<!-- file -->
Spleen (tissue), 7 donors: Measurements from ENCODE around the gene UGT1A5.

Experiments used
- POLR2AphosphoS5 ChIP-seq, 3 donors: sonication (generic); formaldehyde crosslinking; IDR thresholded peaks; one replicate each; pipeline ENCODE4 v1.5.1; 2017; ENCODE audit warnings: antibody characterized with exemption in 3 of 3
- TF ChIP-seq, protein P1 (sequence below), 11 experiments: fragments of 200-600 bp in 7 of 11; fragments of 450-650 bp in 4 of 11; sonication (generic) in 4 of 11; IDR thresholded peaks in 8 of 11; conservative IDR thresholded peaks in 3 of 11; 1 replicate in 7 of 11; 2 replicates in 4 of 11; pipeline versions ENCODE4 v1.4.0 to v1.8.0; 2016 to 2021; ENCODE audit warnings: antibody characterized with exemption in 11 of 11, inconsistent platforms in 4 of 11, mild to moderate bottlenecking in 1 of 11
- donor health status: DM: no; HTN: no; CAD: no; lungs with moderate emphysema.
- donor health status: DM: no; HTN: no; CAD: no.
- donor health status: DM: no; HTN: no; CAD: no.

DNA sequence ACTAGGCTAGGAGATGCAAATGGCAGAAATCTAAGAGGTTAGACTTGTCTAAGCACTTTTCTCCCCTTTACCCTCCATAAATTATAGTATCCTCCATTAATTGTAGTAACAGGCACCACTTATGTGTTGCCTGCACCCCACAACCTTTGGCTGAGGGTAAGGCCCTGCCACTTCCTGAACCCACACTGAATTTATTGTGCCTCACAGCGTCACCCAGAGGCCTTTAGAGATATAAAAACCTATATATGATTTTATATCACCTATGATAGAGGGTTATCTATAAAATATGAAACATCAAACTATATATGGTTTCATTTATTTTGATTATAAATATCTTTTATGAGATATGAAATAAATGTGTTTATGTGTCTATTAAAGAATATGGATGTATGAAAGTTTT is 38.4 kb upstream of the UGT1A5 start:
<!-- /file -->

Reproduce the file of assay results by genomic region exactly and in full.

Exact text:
Spleen (tissue), 7 donors: Measurements from ENCODE around the gene UGT1A5.

Experiments used
- POLR2AphosphoS5 ChIP-seq, 3 donors: sonication (generic); formaldehyde crosslinking; IDR thresholded peaks; one replicate each; pipeline ENCODE4 v1.5.1; 2017; ENCODE audit warnings: antibody characterized with exemption in 3 of 3
- TF ChIP-seq, protein P1 (sequence below), 11 experiments: fragments of 200-600 bp in 7 of 11; fragments of 450-650 bp in 4 of 11; sonication (generic) in 4 of 11; IDR thresholded peaks in 8 of 11; conservative IDR thresholded peaks in 3 of 11; 1 replicate in 7 of 11; 2 replicates in 4 of 11; pipeline versions ENCODE4 v1.4.0 to v1.8.0; 2016 to 2021; ENCODE audit warnings: antibody characterized with exemption in 11 of 11, inconsistent platforms in 4 of 11, mild to moderate bottlenecking in 1 of 11
- donor health status: DM: no; HTN: no; CAD: no; lungs with moderate emphysema.
- donor health status: DM: no; HTN: no; CAD: no.
- donor health status: DM: no; HTN: no; CAD: no.

DNA sequence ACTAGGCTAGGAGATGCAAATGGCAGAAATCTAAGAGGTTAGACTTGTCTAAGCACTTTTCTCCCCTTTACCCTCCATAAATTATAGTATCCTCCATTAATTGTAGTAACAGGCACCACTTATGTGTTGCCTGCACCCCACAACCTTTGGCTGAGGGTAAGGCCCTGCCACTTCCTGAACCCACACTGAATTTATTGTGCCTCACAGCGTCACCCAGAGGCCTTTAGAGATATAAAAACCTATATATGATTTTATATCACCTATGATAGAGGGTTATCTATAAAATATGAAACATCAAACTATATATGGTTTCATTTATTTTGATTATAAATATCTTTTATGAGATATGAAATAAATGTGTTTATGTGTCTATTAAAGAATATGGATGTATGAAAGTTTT is 38.4 kb upstream of the UGT1A5 start: